“…that pointer to the object is critical within the method implementation itself.” means that the object, in its method implementations, will need its own pointer. It's only possible to send a message to a pointer to an object (this detail is usually elided). If you somehow pulled this off, the receiver of the message (that is, the object you messaged) would not have its own pointer.

Suppose it were possible to send a message to a dereferenced object. The norm is still to send messages to pointers to objects, so in all likelihood, the object will still need that pointer to itself—making that hypothetical ability to message a dereferenced object useless.

Since it's useless, they left it out entirely. The object will need its own pointer (the pointer is critical to the object's method implementations), so you can only send a message to its pointer.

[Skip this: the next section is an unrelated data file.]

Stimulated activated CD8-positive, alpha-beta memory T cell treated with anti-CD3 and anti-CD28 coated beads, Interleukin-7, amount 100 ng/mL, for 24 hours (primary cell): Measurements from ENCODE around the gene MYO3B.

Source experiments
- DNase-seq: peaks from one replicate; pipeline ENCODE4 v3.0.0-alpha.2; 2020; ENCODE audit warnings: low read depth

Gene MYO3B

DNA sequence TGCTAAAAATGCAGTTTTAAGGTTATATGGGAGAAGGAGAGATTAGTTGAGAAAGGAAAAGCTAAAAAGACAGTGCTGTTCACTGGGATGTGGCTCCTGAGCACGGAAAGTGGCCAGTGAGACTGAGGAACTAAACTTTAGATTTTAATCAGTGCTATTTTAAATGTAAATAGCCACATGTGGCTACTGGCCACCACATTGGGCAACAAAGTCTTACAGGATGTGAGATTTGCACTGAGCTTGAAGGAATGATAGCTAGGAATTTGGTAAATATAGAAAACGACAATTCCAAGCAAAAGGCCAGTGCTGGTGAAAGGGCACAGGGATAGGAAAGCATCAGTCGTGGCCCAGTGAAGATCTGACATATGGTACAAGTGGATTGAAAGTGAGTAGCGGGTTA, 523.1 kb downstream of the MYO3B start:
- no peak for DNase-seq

• Thanks for the great explanation Peter. You should be a teacher or something :P So is it correct to say the following: 1) As bbum mentioned, Objective-C doesn't support variables on the stack. When you call alloc, it just calls malloc, which means you have to have a pointer to it since it just returns a block of memory. 2) Every Objective-C method needs a pointer to the object. This is just how its implemented. – Rebecca Morgan Jan 13 '10 at 6:30
  • 1. That's not what bbum said. He said Objective-C doesn't support Objective-C objects on the stack, which is true. Variables can be on the stack (if a stack exists, which it does in current Mac OS X). What alloc does, any more specifically than “allocate memory for an object and return the pointer to it”, is an implementation detail. 2. It's not “just how it's implemented”, it's the only way that makes sense. The object cannot do anything with itself without its own pointer, so there is no reason for you to be able to send the object a message without the pointer. – Peter Hosey Jan 13 '10 at 7:38
  • So I guess my next question is: why does an object needs its own pointer? – Rebecca Morgan Jan 16 '10 at 21:01